I'm really bad at journaling. I have a vast collection of journals from throughout my life, some halfway filled, some with only a few pages of writing. Only a select few have actually been completed through the very last page. This is mostly because I usually only journal in times of dire need - times when my already full brain is overflowing to the point of insanity, when talking to other people just isn't enough, or when I don't feel like I can talk to anyone at all. 

I go back and flip through these journals from time to time, especially when I'm struggling, and I'm repeatedly surprised to discover that they are chock full of wisdom. Not because I myself am wise, but because they tend to remind me of the things I already know, the feelings I've already had that I've been able to work through. The truths that continue to be applicable, especially when I'm repeating mistakes I've made in the past. To be able to view situations and feelings in retrospect and apply them to the present day is something I have found to be endlessly valuable.

I've been going through some stuff lately. If you're someone like me, who thrives on expressing herself, and slowly dies inside when she can't, then you know that it's hard to go through stuff, good or bad, and not being able to talk (or write) about it. But I've learned the importance of entrusting important information with only those who have earned it - those whose empathy and non-judgmental-ness I have already experienced, who are willing to listen and then hold my words within themselves, instead of scattering them far and wide.  The general public is not deserving of intimate details about anyone's personal woes (thank god we're not all celebrities, eh?). 

That being said, I do think it's equally as important that we not shut ourselves off from one another. It is so easy to feel isolated in this seemingly over-connected world, especially when everyone's best selves are usually what are on display. As my therapist often reminds me, "Don't compare someone else's highlight reel to your behind the scenes". Easy enough advice, right? And something we all struggle to do. It is these highlight reels that make us feel inadequate, even as we're adding more content to our own. It's become so easy to feel like we're the only ones with money problems, or mental illness; the only ones grieving, or feeling unsure of what we want to do with our life. The only ones who are sick, or afraid, or paralyzed by indecision. So we burrow these things away even more deeply, which causes everyone else to feel more alone, and then they burrow, and on and on in a constant cycle of pretending we're all okay, all the time.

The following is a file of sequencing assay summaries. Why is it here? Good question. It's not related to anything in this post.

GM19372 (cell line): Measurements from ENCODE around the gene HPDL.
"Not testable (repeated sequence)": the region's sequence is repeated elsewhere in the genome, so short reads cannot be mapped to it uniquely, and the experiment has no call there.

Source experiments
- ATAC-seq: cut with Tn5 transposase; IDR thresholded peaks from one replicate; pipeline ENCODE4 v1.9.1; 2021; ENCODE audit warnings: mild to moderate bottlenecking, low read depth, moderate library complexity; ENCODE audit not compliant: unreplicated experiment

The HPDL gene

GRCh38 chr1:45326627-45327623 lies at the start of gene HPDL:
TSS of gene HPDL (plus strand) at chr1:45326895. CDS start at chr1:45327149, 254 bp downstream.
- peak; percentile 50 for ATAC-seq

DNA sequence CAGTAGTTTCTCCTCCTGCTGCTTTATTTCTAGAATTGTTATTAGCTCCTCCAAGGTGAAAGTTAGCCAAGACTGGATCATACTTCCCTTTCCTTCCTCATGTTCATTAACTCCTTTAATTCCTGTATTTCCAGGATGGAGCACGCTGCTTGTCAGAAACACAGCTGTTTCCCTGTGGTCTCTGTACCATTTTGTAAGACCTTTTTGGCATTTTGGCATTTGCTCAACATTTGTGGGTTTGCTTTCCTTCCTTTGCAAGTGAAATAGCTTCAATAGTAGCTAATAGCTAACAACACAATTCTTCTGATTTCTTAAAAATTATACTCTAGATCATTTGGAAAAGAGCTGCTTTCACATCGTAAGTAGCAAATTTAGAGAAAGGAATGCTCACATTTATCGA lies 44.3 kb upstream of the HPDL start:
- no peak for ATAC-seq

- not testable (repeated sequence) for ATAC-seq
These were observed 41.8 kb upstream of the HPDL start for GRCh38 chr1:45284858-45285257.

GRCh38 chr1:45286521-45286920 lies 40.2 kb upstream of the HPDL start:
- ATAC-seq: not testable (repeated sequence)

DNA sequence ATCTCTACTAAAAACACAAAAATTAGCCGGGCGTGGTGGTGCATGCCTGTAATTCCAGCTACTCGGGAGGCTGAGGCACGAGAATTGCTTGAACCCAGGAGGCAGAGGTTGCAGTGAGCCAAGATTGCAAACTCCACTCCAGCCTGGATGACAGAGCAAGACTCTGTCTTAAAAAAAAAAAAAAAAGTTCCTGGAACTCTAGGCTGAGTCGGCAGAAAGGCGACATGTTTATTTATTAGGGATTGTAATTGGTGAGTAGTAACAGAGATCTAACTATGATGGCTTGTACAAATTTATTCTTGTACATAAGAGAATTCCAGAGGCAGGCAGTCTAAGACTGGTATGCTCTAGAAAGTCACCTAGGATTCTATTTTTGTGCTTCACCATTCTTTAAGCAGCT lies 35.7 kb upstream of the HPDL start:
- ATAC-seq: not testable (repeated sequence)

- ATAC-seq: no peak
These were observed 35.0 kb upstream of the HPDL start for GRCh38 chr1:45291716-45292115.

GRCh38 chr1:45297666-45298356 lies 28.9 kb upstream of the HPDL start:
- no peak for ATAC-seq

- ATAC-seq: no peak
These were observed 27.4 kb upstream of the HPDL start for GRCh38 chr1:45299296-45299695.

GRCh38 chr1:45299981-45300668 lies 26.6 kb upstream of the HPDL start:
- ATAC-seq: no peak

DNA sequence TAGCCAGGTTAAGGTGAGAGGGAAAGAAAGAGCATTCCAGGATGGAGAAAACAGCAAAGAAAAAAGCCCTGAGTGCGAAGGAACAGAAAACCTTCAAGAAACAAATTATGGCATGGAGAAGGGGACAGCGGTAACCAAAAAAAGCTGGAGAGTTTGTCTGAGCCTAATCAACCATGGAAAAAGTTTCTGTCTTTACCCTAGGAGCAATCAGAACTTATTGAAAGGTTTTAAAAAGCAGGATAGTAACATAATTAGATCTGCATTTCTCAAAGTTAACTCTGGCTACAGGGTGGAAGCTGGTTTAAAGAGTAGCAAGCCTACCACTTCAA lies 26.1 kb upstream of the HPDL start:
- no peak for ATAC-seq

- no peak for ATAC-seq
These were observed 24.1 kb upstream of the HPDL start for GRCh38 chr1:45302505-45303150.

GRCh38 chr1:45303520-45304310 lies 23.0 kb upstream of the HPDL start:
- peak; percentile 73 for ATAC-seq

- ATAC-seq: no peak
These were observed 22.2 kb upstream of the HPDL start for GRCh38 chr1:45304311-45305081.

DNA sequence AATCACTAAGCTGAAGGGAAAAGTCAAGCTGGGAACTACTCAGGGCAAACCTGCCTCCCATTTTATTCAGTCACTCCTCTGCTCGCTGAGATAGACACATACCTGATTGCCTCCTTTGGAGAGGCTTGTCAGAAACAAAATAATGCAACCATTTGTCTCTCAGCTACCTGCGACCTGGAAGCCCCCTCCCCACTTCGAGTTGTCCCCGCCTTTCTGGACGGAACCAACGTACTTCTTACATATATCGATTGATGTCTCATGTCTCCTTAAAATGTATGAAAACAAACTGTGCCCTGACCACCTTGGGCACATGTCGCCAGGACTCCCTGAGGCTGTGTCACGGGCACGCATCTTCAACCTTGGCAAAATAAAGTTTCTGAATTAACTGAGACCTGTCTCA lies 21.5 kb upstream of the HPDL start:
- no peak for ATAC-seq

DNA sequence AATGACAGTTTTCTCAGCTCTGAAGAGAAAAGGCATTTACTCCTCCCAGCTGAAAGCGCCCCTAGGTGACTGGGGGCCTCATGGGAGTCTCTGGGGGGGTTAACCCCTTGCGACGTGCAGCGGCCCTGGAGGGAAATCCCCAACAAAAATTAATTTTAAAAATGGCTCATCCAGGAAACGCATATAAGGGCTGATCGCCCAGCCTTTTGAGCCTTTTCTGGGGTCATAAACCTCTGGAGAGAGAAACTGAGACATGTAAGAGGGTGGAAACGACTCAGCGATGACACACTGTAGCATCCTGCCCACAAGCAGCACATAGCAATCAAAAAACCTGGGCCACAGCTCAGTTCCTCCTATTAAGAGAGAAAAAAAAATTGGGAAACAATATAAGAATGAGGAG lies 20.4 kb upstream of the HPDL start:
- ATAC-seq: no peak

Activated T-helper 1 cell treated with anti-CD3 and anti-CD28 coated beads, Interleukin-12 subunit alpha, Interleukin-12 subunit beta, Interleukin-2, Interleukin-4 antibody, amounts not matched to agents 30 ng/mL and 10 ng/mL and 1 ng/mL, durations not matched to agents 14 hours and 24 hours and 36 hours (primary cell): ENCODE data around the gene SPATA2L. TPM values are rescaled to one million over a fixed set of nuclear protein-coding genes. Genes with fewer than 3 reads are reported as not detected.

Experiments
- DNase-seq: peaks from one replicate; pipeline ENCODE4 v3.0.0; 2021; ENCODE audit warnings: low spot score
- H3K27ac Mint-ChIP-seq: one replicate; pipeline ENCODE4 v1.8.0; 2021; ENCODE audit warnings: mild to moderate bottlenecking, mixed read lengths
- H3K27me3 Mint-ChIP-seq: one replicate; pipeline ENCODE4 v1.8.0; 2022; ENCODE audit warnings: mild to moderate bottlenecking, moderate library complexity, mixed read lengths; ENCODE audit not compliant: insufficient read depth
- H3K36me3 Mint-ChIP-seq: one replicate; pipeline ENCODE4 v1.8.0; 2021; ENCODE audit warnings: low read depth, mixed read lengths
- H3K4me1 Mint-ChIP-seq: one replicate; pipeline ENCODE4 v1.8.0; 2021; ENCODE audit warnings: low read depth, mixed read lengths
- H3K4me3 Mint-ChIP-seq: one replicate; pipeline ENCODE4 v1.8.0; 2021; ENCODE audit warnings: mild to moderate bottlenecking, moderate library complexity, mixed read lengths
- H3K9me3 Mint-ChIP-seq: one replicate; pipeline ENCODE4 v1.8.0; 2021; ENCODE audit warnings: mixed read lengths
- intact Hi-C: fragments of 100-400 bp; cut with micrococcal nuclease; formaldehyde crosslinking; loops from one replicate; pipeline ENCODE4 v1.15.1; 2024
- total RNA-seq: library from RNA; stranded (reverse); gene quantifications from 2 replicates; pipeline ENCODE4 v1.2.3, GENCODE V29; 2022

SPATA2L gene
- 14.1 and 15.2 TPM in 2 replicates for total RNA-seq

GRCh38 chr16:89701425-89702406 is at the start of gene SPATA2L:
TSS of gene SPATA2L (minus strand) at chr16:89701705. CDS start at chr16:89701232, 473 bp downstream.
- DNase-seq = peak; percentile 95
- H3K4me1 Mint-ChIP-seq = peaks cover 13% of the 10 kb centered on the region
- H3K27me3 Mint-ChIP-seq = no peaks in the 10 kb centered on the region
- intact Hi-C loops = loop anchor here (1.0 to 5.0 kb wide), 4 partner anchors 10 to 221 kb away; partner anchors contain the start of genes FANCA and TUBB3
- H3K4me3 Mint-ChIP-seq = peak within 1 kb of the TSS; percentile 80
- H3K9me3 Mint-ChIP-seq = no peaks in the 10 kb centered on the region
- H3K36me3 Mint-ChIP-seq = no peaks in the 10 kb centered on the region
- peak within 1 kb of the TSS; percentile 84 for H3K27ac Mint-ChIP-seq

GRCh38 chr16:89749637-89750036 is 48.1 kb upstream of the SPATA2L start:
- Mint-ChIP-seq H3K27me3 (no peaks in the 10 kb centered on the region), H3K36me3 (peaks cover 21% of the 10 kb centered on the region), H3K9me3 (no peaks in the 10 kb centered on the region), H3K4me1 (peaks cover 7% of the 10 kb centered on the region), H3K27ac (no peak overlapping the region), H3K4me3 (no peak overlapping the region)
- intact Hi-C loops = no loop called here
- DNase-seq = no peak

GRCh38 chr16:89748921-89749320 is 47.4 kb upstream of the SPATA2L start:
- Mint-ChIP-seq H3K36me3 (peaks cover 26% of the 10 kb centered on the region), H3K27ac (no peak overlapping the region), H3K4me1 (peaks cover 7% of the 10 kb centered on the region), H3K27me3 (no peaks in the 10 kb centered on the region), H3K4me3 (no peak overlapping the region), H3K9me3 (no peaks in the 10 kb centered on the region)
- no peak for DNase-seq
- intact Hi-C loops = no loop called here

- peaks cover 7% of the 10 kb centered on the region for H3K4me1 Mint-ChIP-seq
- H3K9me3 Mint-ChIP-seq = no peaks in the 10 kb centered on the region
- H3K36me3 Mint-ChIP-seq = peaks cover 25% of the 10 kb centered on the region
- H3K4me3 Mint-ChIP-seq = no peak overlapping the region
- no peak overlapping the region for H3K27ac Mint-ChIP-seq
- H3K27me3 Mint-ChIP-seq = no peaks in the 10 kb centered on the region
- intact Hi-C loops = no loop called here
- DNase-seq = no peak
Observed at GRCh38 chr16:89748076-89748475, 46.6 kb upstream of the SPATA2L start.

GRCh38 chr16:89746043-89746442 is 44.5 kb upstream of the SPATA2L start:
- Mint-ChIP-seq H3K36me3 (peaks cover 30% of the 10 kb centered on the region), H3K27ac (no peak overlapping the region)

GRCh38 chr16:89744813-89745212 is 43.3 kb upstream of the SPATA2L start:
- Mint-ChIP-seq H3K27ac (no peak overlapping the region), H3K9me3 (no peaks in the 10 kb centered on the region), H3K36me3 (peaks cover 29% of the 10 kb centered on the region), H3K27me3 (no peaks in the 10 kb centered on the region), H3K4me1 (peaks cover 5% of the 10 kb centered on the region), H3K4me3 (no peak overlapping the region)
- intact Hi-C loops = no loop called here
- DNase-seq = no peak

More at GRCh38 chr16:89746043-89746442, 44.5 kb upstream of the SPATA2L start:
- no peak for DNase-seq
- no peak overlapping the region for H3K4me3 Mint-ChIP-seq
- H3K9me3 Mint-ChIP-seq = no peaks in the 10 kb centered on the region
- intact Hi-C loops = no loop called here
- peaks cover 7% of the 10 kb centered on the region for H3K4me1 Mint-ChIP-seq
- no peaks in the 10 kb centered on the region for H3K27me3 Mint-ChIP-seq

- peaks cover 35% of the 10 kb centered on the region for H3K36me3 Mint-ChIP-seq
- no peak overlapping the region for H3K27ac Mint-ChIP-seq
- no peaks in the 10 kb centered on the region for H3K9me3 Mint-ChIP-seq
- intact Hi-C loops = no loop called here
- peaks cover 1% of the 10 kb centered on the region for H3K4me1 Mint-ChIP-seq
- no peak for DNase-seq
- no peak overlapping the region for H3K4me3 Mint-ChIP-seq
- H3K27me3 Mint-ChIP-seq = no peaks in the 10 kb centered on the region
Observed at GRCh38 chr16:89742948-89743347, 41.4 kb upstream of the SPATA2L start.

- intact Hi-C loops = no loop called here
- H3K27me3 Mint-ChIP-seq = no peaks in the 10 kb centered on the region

So what's to be done about all of this? How does one express herself in a way that promotes connection and vulnerability without exposing all of the bare bones of her life? I've tussled with this question a lot lately. The fine line is real. On one hand, it'd be great if we could all be Cheryl Strayed: confess our heroin use, multiple extramarital flings, and abortion to whole world, and be done with it. But the more I've thought about it, the more I've realized that sometimes, context doesn't matter. It's not a requirement to spell out specific details or events in order to acknowledge the universality of genuine emotions and shared experiences. The most important thing is to connect, to find the relateability in all parts of life. To go from thinking, "I thought it was just me", to "Me too". 

A couple of weeks ago, I saw this pop up on my Instagram feed:


Beyond this being incredibly relevant to my life right now, I'm a sucker for a good quote, so I immediately screen-shotted it, and then I noticed one of the first comments below: "sigh. I know, I know. AFGO, upon AFGO, upon AFGO. And then the happy. And then probably another AFGO." Intrigued, I googled "AFGO", and Urban Dictionary told me that it stands for "Another Fucking Growth Opportunity" (you can also replace "Fucking" with "Fabulous"...but I'm not really sure why you would do something like that). Which, frankly, is one of the most amazing acronyms I've ever seen.

For some reason, the Universe has decided that my thirty-first year of life is going to be extra full of AFGOs. It sucks. I could spend this season of my life burrowing (which I've already done plenty of) and trying to make it through on my own, but instead, I'm going to try my damnedest to do the opposite. So I sat down and thought about some of the lessons I've learned from particularly memorable AFGOs throughout my life, both recently and from those once-angsty, now-wise journal entries from years ago. There are a lot. And I already wrote about a lot of them when I turned 30. But life keeps happening, and the AFGOs keep on coming. So here are some more. The lessons never end.